The Grand Trunk Pacific and Foley, Welch and Stewart had five sternwheelers operating on the Skeena River between Prince Rupert and Hazelton. They were named the Operator, the Conveyor, the Port Simpson, the Distributor and the Skeena. These paddleboats were dedicated to hauling freight to the end of steel and the construction camps beyond. Tens of thousands of tons of railway construction materials and camp supplies were brought upriver this way, fighting through rapids and canyons with names like Hornet’s Nest, Devil’s Elbow, and Whirly Gig. First Nations men, who knew the Skeena best, worked on some of the sternwheelers securing towropes to ringbolts and restocking the boats with wood for the engine.
Due to a continual shortage of workers, labour disputes, extreme conditions and very challenging terrain, the rails didn’t reach Hazelton until 1912, four years after construction began in Prince Rupert.
At the same time the tracks were being laid over the newly constructed Skeena Crossing bridge, in April, 1912, Charles Hays was one of the unfortunate passengers on the Titanic and drowned at sea. The death of the GTP president was a blow to the company; he was the stubborn visionary for the railway’s ‘mountain section.’ But the work continued.
With the Skeena River behind them, the workers progressed eastward with contracts being let in sections all along the proposed line. The rail grade was built, rocks moved, creeks and rivers crossed, and cuts filled. Goods traveled along First Nations trails and rough wagon roads to the various camps or along the rough track to the end of steel. Roadhouses and ranches were scattered throughout the area. Camp conditions improved with easier access to the pioneer communities of Hazelton and Aldermere, the newly established village of Telkwa, and the soon-to-be town of Smithers.
Progress was steady eastward past Barrett Ranch and along the new settlements of Decker Lake and Burns Lake. The end of steel had neared Fort Fraser by April of 1914.

The race for the finish
On April 6, R.A. Harlow, an engineer on various contracts through the Bulkley Valley section, had knelt in the mud and marked the designated point of completion. An equal distance was measured on either side, and the track-laying teams from the east and the west were shown their starting marks for the race to the point of the last spike.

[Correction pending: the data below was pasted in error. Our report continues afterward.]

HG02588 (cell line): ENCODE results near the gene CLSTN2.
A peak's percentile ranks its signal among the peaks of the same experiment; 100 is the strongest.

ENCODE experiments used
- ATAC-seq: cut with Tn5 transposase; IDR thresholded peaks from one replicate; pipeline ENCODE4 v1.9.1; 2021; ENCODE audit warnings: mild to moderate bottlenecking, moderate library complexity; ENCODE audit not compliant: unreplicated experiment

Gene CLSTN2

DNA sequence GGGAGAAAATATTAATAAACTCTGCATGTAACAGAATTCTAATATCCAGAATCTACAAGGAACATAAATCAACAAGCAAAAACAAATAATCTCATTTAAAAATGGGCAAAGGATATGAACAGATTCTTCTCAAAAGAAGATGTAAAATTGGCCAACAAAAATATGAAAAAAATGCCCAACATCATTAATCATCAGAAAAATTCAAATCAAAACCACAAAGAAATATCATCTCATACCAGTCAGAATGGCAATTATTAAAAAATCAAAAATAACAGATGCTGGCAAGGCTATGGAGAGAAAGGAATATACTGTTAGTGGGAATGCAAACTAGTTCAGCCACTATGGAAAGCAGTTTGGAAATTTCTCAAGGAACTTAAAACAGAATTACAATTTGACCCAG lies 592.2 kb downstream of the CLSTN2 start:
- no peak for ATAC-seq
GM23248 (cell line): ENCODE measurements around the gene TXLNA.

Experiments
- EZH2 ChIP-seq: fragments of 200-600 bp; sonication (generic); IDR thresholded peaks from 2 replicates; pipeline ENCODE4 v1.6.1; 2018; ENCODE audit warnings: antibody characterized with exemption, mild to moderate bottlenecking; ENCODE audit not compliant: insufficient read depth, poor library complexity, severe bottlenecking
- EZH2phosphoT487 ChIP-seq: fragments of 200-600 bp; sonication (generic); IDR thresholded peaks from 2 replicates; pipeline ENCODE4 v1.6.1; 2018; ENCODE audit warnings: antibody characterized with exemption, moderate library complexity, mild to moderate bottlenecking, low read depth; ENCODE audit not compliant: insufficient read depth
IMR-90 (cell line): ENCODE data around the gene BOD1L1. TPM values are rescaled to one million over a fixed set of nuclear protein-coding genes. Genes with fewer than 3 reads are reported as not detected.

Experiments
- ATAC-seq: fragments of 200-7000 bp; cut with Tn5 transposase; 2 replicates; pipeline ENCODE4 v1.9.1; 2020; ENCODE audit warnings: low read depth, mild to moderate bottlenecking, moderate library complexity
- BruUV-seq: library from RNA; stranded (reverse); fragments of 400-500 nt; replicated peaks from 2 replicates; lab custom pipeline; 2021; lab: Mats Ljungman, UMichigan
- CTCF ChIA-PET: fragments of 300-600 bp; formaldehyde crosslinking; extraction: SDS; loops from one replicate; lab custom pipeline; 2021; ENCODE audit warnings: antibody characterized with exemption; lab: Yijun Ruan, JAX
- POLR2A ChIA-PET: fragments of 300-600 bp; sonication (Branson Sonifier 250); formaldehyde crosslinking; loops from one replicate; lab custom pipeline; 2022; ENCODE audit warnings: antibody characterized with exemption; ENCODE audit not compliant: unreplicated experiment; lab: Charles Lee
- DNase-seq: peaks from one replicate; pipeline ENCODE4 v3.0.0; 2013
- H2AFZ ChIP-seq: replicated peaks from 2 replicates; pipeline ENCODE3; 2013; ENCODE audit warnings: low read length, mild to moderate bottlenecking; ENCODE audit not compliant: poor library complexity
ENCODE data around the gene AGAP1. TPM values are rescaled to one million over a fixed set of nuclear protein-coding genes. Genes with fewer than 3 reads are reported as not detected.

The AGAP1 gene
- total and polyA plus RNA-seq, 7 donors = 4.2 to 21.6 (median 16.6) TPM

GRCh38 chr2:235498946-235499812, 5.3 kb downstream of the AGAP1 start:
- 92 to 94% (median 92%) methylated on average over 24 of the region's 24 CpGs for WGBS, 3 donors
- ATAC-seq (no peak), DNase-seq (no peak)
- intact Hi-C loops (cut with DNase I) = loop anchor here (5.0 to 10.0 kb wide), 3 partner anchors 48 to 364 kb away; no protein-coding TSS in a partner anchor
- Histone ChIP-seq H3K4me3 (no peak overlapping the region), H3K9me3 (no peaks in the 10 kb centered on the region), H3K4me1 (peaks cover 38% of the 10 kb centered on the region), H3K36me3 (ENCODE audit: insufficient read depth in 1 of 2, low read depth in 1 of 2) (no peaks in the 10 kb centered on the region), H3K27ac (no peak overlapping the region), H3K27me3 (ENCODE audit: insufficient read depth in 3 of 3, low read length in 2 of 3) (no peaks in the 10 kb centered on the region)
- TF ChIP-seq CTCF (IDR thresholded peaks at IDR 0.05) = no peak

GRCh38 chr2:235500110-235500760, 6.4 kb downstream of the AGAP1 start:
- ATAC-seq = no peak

The next day, April 7, people traveled from all around to see the last spike ceremony of the Grand Trunk Pacific Railway. A train came from the west with prominent passengers and railway officials, and another arrived from the east with chairmen, head engineers, board commissioners, and managers of the GTP.
Officials in crisp black suits stood in the mud amidst the melting snow. Behind them stood rows of working men in overalls, watching the crews as they feverishly laid the tracks for the last section of the railway. The two teams raced towards each other; it was the team from the east that finally won.
Short rails were cut and secured in place to bridge the gap, and GTP President Edson Chamberlain drove the last spike in Canada’s second transcontinental railway. At a cost of $112,000 per mile, the Grand Trunk Pacific Railway was complete.
Mr. Chamberlain then presented a gold watch to each of the two men in charge of track laying, and R.A. Harlow painted “Point of Completion, April 7th, 1914” on the last rail. The rail was later taken up, sliced into paperweights, engraved, and given to GTP officials.
The main line was cleared of work trains and the president’s train, with seven coaches and a dining car and decorated with ribbons, headed for Prince Rupert. This was the first train to cross the newly completed line. The Interior News reported that it swept along the line “like a giant meteor with rainbow trimmings.”
Despite shortages of workers, obstacles of terrain and tragedies, the Grand Trunk Pacific railway had been completed, and the vision of deceased GTP president Charles Hays was realized.